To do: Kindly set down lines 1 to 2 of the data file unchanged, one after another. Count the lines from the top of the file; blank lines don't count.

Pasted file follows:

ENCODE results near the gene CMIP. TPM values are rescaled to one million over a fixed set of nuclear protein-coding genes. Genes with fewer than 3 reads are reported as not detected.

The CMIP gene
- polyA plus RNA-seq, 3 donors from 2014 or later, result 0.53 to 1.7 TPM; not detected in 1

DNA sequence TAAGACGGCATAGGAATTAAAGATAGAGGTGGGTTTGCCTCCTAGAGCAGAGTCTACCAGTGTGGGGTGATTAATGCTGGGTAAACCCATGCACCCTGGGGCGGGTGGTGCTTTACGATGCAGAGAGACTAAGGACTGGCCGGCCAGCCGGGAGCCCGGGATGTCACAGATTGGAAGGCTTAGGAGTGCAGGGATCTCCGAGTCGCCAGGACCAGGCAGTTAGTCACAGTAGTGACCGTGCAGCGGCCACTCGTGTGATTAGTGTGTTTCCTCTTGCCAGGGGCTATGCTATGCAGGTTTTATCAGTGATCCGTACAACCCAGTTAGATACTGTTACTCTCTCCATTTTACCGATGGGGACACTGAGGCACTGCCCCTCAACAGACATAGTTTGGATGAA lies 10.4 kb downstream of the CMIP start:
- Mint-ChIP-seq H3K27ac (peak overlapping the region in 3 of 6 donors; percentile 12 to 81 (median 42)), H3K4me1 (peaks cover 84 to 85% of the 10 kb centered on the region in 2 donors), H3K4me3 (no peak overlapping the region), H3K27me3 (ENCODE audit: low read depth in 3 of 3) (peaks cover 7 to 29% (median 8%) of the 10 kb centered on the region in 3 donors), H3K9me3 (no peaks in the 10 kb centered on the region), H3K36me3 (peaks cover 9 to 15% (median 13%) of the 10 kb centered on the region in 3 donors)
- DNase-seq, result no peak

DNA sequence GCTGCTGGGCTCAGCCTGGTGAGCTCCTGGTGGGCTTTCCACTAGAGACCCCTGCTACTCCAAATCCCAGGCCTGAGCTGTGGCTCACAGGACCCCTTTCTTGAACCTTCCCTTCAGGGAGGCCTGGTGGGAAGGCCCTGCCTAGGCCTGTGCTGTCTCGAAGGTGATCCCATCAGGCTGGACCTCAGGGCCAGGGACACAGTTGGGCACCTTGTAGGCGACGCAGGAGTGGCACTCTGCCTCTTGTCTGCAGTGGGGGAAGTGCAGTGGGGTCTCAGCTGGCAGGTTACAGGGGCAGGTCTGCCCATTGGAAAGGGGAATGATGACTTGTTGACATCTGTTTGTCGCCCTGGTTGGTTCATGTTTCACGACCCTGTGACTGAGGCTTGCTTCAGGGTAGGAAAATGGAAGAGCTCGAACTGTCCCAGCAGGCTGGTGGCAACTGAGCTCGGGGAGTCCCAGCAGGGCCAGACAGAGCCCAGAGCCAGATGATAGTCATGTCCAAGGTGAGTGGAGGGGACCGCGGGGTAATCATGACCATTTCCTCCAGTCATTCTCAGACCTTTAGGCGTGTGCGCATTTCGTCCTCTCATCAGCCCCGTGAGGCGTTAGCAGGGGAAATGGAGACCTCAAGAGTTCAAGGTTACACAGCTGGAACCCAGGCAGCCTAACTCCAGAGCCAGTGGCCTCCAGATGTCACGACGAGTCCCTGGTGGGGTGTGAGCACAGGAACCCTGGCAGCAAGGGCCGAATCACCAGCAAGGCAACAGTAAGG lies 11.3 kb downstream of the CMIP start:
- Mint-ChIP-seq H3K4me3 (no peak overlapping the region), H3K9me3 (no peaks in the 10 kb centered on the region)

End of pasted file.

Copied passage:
ENCODE results near the gene CMIP. TPM values are rescaled to one million over a fixed set of nuclear protein-coding genes. Genes with fewer than 3 reads are reported as not detected.

The CMIP gene